Happy fall stash quilting!

Tonya

Thanks so much, Tonya! If you’d like to make the Pressed Leaves table runner quilt and don’t yet have a copy of the September/October 2015 issue of McCall’s Quilting, you can purchase print and digital copies of the magazine here, or download the pattern separately  from our online shop. Quilt kits, which include backing fabric, are also available.

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Log Cabin Quilts: A Designer’s Dilemma

Patterson Kathy 225px 150x150 Log Cabin Quilts: A Designers DilemmaLog Cabin quilts have been on my mind, as well as my design wall, lately. A year ago when I moved into my new-to-me house, I decided to furnish the guest room with a pair of twin beds. The theory is that this maximizes the options for who can comfortably stay with me…a couple could manage, but it would also work for my little niece and nephew, for example.

I’ve never made a PAIR of quilts before, but that’s what I set out to do. The room is painted a nice soft lavender, and I decided I wanted the quilts to coordinate with each other, but not be exactly the same (mostly because I figured I’d get very bored if I made 2 identical quilts).

I came up with a log cabin quilt pattern with a 6 x 8 block setting and started making blocks. Log cabin quilt patterns deserve their immense popularity for lots of reasons, but my main one was because I knew that identical sets of blocks could be arranged in many different ways for very different final looks. My two quilts would match in terms of blocks, which would help me make good time on the piecing, but be quite different in their layouts.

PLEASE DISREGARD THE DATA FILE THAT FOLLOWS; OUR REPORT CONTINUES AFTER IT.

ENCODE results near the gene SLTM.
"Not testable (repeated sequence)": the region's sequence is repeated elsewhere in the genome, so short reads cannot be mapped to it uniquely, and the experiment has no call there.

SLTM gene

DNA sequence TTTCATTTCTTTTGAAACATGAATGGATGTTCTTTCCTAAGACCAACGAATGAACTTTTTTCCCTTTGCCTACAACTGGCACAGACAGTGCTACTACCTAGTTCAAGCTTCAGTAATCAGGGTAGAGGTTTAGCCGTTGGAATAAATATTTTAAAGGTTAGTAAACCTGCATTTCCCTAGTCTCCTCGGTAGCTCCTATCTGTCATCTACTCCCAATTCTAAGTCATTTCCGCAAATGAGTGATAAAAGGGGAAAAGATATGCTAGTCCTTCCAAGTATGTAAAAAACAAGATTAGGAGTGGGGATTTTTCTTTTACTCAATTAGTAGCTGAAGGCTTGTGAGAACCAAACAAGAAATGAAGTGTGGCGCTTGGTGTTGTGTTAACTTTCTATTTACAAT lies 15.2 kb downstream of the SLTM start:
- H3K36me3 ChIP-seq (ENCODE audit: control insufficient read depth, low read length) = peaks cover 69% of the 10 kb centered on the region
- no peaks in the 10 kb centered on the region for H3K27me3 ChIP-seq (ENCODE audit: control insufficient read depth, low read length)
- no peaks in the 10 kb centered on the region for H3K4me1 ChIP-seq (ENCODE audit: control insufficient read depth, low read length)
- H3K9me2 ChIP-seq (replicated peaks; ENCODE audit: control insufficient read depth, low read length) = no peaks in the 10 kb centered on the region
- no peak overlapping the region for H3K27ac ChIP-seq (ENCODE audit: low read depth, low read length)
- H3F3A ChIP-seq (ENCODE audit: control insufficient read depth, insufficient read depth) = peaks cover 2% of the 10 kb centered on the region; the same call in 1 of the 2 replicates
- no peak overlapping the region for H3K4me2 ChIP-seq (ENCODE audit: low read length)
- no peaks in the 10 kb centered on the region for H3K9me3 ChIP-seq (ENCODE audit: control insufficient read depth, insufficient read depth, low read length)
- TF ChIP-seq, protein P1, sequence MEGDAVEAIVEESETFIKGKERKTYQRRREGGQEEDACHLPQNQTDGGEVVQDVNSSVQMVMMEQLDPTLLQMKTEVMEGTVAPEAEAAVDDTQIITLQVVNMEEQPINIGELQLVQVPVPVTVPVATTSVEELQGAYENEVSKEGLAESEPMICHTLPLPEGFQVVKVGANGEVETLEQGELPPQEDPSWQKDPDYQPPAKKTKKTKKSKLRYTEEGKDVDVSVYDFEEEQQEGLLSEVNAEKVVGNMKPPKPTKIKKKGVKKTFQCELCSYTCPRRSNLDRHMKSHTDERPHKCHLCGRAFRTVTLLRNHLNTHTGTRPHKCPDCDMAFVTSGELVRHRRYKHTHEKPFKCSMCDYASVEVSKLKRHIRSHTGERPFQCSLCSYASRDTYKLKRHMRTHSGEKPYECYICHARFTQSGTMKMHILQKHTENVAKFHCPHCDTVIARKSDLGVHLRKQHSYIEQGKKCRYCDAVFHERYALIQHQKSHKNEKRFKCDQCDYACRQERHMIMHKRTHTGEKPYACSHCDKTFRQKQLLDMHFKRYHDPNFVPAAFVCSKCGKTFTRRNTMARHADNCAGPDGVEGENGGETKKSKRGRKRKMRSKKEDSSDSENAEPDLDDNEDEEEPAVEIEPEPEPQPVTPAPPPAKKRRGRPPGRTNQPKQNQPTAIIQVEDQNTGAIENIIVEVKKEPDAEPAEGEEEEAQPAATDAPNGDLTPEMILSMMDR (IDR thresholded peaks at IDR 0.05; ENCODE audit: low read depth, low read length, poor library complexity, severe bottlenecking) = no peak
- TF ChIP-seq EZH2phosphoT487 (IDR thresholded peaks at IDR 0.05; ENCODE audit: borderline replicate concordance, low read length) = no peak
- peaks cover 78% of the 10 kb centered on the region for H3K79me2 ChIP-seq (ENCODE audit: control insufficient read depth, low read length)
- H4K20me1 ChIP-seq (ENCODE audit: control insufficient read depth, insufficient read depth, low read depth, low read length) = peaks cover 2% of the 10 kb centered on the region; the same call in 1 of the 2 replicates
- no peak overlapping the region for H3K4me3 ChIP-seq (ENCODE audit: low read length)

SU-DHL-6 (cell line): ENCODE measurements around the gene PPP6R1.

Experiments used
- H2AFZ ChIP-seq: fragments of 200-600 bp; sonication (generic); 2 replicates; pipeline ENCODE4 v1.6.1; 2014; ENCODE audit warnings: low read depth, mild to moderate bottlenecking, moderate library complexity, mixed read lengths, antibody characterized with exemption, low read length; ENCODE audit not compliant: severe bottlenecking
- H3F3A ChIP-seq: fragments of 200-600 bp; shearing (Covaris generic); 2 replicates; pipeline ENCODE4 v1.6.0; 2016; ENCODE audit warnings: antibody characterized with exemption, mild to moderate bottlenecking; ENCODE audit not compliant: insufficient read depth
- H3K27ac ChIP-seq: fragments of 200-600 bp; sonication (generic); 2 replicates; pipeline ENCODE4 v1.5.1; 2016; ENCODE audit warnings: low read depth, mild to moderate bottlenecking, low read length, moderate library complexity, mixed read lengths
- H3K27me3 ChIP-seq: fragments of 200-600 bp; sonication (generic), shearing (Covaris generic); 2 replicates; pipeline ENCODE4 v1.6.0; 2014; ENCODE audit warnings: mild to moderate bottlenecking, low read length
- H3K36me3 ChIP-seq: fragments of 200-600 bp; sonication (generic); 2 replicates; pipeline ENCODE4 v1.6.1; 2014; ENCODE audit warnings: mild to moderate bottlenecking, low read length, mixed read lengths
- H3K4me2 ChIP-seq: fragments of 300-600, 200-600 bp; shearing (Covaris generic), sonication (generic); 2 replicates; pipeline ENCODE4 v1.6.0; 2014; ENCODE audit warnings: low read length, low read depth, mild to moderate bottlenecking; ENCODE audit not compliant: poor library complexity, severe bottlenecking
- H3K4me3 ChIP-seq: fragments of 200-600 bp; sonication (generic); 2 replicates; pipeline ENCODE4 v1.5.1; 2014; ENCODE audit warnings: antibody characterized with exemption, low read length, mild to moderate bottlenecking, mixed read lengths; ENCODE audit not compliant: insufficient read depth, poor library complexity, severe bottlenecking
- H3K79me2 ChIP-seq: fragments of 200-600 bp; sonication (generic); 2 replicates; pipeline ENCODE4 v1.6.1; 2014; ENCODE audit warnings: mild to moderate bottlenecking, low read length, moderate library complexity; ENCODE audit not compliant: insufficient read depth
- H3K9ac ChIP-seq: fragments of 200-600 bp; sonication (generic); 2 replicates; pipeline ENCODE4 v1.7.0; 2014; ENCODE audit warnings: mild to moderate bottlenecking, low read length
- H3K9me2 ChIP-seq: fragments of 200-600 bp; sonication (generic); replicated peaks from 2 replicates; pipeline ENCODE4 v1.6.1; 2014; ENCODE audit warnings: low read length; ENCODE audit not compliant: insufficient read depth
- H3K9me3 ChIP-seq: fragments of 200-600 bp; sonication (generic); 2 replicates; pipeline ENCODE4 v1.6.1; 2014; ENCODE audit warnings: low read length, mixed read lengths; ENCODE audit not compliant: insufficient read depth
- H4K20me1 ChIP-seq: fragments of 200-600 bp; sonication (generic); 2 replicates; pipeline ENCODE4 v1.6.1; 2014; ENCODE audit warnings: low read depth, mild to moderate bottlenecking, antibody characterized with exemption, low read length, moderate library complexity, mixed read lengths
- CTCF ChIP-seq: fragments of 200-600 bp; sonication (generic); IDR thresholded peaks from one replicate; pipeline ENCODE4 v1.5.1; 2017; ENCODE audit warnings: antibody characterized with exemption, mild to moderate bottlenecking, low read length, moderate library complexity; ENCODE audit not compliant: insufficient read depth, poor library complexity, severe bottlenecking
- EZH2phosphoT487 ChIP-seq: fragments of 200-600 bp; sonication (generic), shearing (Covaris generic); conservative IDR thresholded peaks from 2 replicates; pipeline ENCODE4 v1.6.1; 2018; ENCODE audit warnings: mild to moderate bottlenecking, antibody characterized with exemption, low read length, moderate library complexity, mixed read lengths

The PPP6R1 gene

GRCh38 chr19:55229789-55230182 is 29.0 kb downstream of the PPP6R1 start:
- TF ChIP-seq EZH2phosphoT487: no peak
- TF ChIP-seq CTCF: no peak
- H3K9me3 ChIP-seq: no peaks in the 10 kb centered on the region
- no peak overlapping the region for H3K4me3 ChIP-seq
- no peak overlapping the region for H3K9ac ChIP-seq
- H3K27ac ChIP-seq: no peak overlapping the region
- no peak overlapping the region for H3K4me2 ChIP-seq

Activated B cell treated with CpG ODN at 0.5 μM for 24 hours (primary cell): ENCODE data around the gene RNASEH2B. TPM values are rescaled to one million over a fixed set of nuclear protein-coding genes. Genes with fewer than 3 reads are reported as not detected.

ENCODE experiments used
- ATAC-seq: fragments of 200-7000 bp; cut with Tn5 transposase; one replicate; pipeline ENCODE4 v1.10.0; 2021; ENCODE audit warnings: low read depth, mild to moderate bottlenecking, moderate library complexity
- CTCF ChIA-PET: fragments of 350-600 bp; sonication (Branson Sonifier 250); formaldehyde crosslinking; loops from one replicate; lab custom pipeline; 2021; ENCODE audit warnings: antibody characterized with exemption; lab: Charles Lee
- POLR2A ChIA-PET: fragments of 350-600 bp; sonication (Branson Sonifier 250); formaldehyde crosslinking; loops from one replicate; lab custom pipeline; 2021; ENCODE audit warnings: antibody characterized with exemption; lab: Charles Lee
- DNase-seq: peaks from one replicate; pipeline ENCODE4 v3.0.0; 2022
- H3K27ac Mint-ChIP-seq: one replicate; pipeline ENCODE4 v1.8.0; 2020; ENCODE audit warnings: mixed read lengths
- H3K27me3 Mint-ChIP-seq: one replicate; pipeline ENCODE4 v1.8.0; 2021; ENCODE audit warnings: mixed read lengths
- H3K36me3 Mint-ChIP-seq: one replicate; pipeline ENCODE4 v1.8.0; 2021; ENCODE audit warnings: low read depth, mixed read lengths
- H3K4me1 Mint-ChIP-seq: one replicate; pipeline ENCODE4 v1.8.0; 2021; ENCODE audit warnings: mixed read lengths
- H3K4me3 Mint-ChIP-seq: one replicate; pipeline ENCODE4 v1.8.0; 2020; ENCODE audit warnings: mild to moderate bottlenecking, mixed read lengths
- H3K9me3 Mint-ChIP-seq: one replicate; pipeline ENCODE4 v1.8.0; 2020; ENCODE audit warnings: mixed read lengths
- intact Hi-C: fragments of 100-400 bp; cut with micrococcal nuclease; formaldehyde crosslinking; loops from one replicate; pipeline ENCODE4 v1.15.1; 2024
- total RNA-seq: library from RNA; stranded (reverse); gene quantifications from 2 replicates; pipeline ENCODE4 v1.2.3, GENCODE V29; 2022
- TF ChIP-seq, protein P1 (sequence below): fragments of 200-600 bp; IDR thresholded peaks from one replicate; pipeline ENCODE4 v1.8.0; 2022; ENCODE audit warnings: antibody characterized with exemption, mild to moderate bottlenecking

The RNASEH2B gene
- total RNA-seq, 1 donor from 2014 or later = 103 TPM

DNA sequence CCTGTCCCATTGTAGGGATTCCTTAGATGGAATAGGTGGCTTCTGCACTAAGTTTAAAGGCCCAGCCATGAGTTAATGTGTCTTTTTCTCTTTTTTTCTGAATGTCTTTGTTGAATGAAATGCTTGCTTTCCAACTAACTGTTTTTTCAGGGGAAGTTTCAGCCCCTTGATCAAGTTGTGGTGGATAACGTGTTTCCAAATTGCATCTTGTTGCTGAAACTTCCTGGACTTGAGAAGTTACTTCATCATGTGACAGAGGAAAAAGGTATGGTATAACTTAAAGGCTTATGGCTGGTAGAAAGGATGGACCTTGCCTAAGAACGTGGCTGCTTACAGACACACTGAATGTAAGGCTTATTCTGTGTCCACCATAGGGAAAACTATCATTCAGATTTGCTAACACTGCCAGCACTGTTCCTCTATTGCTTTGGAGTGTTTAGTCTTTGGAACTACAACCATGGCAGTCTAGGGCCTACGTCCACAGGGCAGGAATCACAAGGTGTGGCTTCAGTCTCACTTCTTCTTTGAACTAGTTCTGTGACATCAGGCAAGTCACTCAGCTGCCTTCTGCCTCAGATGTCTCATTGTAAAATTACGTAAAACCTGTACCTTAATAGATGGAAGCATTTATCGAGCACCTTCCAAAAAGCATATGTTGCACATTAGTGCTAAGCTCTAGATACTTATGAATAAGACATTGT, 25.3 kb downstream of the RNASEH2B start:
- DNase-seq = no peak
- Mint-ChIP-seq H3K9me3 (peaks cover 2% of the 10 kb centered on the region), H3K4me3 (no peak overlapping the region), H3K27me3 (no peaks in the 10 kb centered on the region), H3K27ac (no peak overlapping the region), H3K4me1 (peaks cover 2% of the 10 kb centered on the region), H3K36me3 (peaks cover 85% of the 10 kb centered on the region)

That’s all well and good, but now that my blocks are almost complete, it’s time to decide on which two of the possible unlimited number of layouts I’m going to use! Here’s where I need some help. I’ve been playing around in Electric Quilt 7 software and I’ve come up with versions of all the most common Log Cabin Quilt layouts, plus a few more from my own head. Will you help me decide on two to use? Just leave a comment below with the names of the two you prefer. Once my quilt tops are finished, I’ll add photos of them here so you can see how they turned out.

Thanks in advance…I can’t wait to see which layouts get the most votes!

Straight set 225x300 Log Cabin Quilts: A Designers Dilemma

Straight Set

Fields and Furrows 225x300 Log Cabin Quilts: A Designers Dilemma

Fields and Furrows

 

 

 

 

 

 

 

 

Sunshine and Shadows 225x300 Log Cabin Quilts: A Designers Dilemma

Sunshine and Shadows

Sunshine and Shadows Reversed 225x300 Log Cabin Quilts: A Designers Dilemma

Sunshine and Shadows Reversed

 

 

 

 

 

 

 

 

Streak of Lightening or Zigzag 225x300 Log Cabin Quilts: A Designers Dilemma

Streak of Lightning or Zigzag

Pinwheels 225x300 Log Cabin Quilts: A Designers Dilemma

Pinwheels

 

 

 

 

Around the Block 225x300 Log Cabin Quilts: A Designers Dilemma

Around the Block

 

Pyramids 225x300 Log Cabin Quilts: A Designers Dilemma

Pyramids

Medallion OOPS 225x300 Log Cabin Quilts: A Designers Dilemma

Medallion – see the mistake? Yikes!

Log Cabin Star 225x300 Log Cabin Quilts: A Designers Dilemma

Log Cabin Star

Escalators 225x300 Log Cabin Quilts: A Designers Dilemma

Escalators

Chevron 225x300 Log Cabin Quilts: A Designers Dilemma

Chevron

Broken Zigzag 225x300 Log Cabin Quilts: A Designers Dilemma

Broken Zigzag

Barn Raising 225x300 Log Cabin Quilts: A Designers Dilemma

Barn Raising

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Tuesday Tutorials: Fussy-Cutting Fabric Motifs